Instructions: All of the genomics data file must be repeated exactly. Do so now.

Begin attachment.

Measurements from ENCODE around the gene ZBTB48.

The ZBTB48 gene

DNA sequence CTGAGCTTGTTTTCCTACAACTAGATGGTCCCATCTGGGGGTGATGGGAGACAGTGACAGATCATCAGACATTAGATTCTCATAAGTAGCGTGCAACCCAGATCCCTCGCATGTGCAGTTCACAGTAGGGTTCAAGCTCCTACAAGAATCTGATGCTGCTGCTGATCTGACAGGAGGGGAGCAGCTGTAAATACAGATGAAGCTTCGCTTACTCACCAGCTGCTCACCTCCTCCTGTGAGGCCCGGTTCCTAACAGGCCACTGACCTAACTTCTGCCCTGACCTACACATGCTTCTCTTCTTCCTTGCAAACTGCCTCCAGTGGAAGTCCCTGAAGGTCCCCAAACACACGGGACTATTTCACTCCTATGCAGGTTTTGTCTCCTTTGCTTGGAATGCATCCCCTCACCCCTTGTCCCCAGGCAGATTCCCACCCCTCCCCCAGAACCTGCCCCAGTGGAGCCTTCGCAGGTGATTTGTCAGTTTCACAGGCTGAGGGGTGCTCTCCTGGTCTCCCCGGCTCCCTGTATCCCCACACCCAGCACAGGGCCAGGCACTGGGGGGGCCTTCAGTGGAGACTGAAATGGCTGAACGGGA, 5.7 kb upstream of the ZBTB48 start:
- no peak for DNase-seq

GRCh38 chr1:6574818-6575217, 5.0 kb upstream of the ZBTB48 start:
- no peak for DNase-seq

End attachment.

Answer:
Measurements from ENCODE around the gene ZBTB48.

The ZBTB48 gene

DNA sequence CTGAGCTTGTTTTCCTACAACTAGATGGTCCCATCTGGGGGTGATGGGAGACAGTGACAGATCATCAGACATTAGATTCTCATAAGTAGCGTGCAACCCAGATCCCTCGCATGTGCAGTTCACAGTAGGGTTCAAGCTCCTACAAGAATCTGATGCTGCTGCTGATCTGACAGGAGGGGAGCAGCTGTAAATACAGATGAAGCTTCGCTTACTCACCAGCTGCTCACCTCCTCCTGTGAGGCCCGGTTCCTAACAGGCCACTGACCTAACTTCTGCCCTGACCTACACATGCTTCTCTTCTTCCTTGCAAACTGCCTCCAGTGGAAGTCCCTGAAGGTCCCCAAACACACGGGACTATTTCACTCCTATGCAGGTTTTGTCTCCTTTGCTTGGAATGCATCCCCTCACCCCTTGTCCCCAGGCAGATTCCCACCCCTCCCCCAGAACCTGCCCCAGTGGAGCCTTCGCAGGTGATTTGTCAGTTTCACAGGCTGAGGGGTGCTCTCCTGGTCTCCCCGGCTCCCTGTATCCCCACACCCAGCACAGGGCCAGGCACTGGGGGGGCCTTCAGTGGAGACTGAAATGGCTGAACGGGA, 5.7 kb upstream of the ZBTB48 start:
- no peak for DNase-seq

GRCh38 chr1:6574818-6575217, 5.0 kb upstream of the ZBTB48 start:
- no peak for DNase-seq